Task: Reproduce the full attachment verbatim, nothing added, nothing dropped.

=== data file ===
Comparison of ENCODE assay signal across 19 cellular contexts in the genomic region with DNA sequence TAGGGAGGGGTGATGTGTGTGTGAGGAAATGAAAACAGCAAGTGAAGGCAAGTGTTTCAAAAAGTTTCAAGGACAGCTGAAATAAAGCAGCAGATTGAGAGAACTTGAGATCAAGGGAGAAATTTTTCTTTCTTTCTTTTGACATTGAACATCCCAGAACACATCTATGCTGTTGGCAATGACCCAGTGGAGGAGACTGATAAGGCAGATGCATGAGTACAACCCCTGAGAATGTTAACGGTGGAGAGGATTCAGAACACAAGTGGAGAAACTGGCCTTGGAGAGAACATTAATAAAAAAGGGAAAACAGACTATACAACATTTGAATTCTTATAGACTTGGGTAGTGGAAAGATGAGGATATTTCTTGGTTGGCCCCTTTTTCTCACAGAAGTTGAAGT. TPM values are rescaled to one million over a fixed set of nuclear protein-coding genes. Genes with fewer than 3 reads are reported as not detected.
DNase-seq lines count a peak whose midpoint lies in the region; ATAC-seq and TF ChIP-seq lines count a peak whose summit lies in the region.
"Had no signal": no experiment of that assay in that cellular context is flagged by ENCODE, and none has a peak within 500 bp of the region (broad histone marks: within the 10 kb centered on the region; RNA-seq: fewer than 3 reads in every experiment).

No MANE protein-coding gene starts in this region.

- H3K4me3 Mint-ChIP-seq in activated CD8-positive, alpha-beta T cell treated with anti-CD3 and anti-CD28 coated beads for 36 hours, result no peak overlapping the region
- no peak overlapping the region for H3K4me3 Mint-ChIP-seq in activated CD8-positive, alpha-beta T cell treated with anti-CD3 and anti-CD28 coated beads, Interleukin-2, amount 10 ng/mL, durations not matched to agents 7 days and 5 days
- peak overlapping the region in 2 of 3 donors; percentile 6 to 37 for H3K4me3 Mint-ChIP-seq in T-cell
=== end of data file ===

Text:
Comparison of ENCODE assay signal across 19 cellular contexts in the genomic region with DNA sequence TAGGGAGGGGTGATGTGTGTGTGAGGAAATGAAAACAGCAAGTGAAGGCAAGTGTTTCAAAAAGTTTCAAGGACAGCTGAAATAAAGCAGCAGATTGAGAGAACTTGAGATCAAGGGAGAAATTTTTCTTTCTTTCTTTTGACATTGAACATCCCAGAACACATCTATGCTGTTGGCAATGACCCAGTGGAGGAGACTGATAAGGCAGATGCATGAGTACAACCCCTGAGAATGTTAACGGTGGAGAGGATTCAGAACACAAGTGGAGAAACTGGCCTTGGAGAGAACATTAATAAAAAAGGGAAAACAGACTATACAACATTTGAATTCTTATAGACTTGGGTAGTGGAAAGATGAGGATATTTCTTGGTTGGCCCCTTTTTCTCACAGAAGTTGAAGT. TPM values are rescaled to one million over a fixed set of nuclear protein-coding genes. Genes with fewer than 3 reads are reported as not detected.
DNase-seq lines count a peak whose midpoint lies in the region; ATAC-seq and TF ChIP-seq lines count a peak whose summit lies in the region.
"Had no signal": no experiment of that assay in that cellular context is flagged by ENCODE, and none has a peak within 500 bp of the region (broad histone marks: within the 10 kb centered on the region; RNA-seq: fewer than 3 reads in every experiment).

No MANE protein-coding gene starts in this region.

- H3K4me3 Mint-ChIP-seq in activated CD8-positive, alpha-beta T cell treated with anti-CD3 and anti-CD28 coated beads for 36 hours, result no peak overlapping the region
- no peak overlapping the region for H3K4me3 Mint-ChIP-seq in activated CD8-positive, alpha-beta T cell treated with anti-CD3 and anti-CD28 coated beads, Interleukin-2, amount 10 ng/mL, durations not matched to agents 7 days and 5 days
- peak overlapping the region in 2 of 3 donors; percentile 6 to 37 for H3K4me3 Mint-ChIP-seq in T-cell